This site fascinates me, although its claims seem a bit far-fetched, and they could use a decent copy editor: https://thespoon.tech/personalizing-food-directed-by-your-dna/  The Commonwealth Scientific and Industrial Research Organization (CSIRO), has just launched a three-year study into the personalized fabrication of smart food systems. The basic idea is to examine a person’s DNA, find any flaws in it, and then – via technology not yet invented – create foods that are optimal in restoring that person’s DNA to health. Imagine that you have a machine, perhaps rather like a refrigerator, that takes a blood sample, analyzes it, than manufactures foods for your next meal that are perfectly matched to your current genetic needs. This machine would be something like a 3-D printer, except that instead of making objects it would make foods. Sounds like something out of the Jetsons, I know, and I expect that the technology is still some way in the future despite the optimism of the writers.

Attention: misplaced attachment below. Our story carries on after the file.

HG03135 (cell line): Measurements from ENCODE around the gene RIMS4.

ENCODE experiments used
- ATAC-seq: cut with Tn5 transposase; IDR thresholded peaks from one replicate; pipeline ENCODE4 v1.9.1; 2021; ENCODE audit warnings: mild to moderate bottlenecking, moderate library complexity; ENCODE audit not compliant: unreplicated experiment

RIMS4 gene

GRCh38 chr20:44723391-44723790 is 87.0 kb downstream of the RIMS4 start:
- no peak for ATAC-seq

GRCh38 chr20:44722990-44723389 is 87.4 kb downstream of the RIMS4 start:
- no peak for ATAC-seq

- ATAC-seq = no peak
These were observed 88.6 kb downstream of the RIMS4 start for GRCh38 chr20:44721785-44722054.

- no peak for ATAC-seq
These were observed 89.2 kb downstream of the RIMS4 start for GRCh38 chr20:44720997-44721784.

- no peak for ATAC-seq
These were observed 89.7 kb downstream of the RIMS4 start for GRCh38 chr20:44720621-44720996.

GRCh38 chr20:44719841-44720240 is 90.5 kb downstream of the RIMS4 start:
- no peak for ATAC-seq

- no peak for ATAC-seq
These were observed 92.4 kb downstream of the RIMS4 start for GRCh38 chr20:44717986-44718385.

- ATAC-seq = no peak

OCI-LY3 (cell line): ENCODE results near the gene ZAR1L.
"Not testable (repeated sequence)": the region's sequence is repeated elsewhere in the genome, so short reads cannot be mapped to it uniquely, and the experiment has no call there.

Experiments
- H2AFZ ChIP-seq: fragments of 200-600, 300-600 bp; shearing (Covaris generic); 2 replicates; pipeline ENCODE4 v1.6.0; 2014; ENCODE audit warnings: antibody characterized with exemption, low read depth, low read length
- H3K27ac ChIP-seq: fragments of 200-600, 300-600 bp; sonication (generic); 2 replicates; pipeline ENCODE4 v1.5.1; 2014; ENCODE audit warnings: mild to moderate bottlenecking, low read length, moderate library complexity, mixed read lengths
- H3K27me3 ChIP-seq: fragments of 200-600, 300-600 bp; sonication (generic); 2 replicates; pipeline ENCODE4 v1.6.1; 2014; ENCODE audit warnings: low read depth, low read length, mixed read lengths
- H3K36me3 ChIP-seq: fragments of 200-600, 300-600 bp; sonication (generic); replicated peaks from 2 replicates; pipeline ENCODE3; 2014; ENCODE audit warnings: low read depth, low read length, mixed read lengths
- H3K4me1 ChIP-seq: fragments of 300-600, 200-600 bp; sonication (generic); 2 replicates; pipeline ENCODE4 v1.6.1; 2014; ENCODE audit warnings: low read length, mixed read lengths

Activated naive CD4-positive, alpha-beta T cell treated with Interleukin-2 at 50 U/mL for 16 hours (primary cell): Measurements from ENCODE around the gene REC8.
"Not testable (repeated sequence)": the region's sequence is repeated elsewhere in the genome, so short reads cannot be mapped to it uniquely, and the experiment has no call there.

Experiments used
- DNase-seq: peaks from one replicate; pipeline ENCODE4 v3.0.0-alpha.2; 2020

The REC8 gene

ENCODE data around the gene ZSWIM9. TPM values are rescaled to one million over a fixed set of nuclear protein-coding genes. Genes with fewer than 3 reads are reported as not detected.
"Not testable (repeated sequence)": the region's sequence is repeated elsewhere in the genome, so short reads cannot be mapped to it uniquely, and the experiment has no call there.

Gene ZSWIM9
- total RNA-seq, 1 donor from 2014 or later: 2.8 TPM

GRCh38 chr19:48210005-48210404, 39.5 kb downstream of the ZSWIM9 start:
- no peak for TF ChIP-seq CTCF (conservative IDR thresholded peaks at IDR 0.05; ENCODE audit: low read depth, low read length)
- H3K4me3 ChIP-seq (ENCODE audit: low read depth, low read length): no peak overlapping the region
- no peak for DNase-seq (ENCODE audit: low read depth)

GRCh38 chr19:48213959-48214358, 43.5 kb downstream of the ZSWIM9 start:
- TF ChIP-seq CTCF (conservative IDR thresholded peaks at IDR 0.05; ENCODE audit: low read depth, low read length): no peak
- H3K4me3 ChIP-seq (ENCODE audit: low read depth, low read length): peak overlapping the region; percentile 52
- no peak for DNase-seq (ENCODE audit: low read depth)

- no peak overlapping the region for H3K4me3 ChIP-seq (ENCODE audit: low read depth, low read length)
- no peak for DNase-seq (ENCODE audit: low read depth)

There are 2 things that trouble me about this sci-fi scenario. First, I do not trust biochemical engineers to come up with the right food for me from a machine. Bioengineering does not have a great track record, and there are countless mistakes that have been made. Second, rather related to the first, I cannot imagine a machine-made food product more satisfying – nor healthier –  than the food I buy from markets and cook for myself. I may be unusual, but I do not believe I am unique in paying attention to my day-to-day appetites for finding the foods that are the best choices for my body at that moment. Surely everyone at one time or another has had the experience of getting sick, hankering after specific things (or nothing at all) and, it turns out, those foods are what the body needs in those circumstances to get better. I am well aware that this is not a trustworthy system by any means, but I believe we could do a lot better by uncovering natural physiological solutions to our dietary needs, than dreaming of a food-making machine.